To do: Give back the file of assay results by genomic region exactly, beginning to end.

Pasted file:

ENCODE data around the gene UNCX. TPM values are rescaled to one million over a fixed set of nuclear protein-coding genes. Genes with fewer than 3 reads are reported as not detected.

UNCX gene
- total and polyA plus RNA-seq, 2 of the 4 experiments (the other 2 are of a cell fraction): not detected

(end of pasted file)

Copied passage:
ENCODE data around the gene UNCX. TPM values are rescaled to one million over a fixed set of nuclear protein-coding genes. Genes with fewer than 3 reads are reported as not detected.

UNCX gene
- total and polyA plus RNA-seq, 2 of the 4 experiments (the other 2 are of a cell fraction): not detected